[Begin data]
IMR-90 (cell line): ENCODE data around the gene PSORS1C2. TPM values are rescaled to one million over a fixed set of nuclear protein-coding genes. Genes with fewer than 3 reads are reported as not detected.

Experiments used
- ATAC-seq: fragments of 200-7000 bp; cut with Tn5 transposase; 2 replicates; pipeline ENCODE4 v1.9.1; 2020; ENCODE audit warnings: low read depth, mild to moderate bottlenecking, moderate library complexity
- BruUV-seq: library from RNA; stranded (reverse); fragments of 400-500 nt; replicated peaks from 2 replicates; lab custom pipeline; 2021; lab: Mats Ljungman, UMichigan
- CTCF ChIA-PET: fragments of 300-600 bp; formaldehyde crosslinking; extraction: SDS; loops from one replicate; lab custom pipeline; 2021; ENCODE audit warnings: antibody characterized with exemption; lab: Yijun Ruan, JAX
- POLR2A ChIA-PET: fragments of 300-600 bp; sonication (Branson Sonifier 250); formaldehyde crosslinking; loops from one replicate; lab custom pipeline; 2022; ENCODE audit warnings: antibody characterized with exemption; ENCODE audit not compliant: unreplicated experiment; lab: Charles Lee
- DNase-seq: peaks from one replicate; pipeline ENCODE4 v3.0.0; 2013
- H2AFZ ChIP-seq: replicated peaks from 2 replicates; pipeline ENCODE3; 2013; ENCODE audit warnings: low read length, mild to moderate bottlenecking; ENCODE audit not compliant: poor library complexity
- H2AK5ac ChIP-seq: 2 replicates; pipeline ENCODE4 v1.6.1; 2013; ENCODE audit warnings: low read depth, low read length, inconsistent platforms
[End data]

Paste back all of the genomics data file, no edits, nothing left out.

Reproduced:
IMR-90 (cell line): ENCODE data around the gene PSORS1C2. TPM values are rescaled to one million over a fixed set of nuclear protein-coding genes. Genes with fewer than 3 reads are reported as not detected.

Experiments used
- ATAC-seq: fragments of 200-7000 bp; cut with Tn5 transposase; 2 replicates; pipeline ENCODE4 v1.9.1; 2020; ENCODE audit warnings: low read depth, mild to moderate bottlenecking, moderate library complexity
- BruUV-seq: library from RNA; stranded (reverse); fragments of 400-500 nt; replicated peaks from 2 replicates; lab custom pipeline; 2021; lab: Mats Ljungman, UMichigan
- CTCF ChIA-PET: fragments of 300-600 bp; formaldehyde crosslinking; extraction: SDS; loops from one replicate; lab custom pipeline; 2021; ENCODE audit warnings: antibody characterized with exemption; lab: Yijun Ruan, JAX
- POLR2A ChIA-PET: fragments of 300-600 bp; sonication (Branson Sonifier 250); formaldehyde crosslinking; loops from one replicate; lab custom pipeline; 2022; ENCODE audit warnings: antibody characterized with exemption; ENCODE audit not compliant: unreplicated experiment; lab: Charles Lee
- DNase-seq: peaks from one replicate; pipeline ENCODE4 v3.0.0; 2013
- H2AFZ ChIP-seq: replicated peaks from 2 replicates; pipeline ENCODE3; 2013; ENCODE audit warnings: low read length, mild to moderate bottlenecking; ENCODE audit not compliant: poor library complexity
- H2AK5ac ChIP-seq: 2 replicates; pipeline ENCODE4 v1.6.1; 2013; ENCODE audit warnings: low read depth, low read length, inconsistent platforms